For a given substance, liquid particles are at a lower temperature than gases. According to the KMT, this means
they have less thermal energy than gases. Therefore, liquid particles have a moderate speed of motion compared
to gas particles’ rapid speed of motion. Liquid particles have less interaction energy than gases so the particles’
attractive forces significantly affect the range of motion. The particles’ interaction energy is strong enough that
the particles can randomly move past each other, but the attractive forces are strong enough to limit their range
of motion.
Expansion – At a constant temperature, liquids do not spontaneously expand, which is seen by the fact that a
liquid has a definite volume. Why don’t liquids spontaneous expand like gases?

Fluidity – Liquids are fluid, which means they can flow or glide past each other. This is seen by the fact that liquids
take the shape their container. How does KMT explain the fact that liquids are fluid?

Relatively High Density – At normal atmospheric pressure, liquids are typically hundreds of times denser than the
density of the same substance as a gas. How does KMT explain why liquids have a much higher density than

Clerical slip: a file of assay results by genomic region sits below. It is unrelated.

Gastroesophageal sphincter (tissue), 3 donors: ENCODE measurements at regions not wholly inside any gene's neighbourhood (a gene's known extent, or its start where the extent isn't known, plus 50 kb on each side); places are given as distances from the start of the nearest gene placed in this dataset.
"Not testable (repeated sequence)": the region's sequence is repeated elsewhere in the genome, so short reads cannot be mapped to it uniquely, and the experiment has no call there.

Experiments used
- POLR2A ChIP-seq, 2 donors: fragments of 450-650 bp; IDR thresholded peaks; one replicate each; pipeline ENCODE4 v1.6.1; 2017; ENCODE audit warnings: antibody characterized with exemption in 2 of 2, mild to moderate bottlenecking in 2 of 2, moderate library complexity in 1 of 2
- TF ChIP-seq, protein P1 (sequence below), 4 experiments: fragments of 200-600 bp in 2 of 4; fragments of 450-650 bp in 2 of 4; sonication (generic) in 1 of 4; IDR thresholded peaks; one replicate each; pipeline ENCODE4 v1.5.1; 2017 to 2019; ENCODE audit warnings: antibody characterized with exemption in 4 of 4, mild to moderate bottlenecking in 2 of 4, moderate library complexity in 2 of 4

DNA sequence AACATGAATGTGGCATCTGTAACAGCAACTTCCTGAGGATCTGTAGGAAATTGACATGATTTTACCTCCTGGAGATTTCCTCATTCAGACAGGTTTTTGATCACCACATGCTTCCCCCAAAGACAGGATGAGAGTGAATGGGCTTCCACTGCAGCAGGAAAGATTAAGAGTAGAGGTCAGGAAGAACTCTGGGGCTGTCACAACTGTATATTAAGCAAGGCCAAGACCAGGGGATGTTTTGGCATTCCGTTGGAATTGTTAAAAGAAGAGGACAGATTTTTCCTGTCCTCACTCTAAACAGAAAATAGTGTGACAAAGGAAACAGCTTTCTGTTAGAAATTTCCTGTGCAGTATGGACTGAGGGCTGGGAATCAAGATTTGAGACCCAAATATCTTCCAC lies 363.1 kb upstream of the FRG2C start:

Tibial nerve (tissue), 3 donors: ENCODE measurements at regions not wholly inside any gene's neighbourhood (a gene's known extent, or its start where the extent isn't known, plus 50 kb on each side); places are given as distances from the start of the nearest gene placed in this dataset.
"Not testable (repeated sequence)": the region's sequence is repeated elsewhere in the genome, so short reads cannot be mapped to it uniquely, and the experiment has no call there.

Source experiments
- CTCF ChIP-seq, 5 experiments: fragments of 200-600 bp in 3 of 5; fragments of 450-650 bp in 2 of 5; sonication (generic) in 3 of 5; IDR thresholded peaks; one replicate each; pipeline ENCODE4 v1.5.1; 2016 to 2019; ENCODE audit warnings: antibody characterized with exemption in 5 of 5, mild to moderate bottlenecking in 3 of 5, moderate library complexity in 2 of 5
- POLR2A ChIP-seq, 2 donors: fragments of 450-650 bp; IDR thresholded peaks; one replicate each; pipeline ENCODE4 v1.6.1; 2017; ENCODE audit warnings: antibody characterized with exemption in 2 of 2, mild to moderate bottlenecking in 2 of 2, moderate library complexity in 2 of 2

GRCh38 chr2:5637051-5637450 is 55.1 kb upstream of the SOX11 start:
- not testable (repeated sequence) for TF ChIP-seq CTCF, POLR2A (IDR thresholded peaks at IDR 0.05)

gases?

Relative Incompressibility – Liquids are relatively incompressible compared to gases. For example, at 20°C when
liquid water is compressed by 1000 atm of pressure its volume only decreases 4%. Under the same conditions the
water vapor volume will decrease by 99.9%. How does KMT explain the relative incompressibility of liquids?
How do we benefit in our everyday lives from the relative incompressibility of liquids?

Diffusion – Liquids diffuse, but at a much slower rate than gases. How does KMT explain this slower diffusion?
(Remember diffusion is the spontaneous mixing of two or more substances caused by their random motion.)

Effusion – Liquids do not effuse through openings. Why don’t liquids effuse?

This may seem confusing because you can open a bottle of ammonia or perfume and eventually you can smell it
throughout the entire room. What is happening is that some of the liquid molecules have enough energy to
escape into the gas state. It is the gas molecules that are diffusing through the opening in the bottle, not the liquid
molecules.
Surface Tension – Surface tension is a force that tends to pull adjacent parts of a liquid’s surface together,
thereby decreasing surface area to the smallest possible size. All liquids have surface tension. The amount of
surface tension a liquid has is related to the strength of the particles’ attractive forces. Based on your lab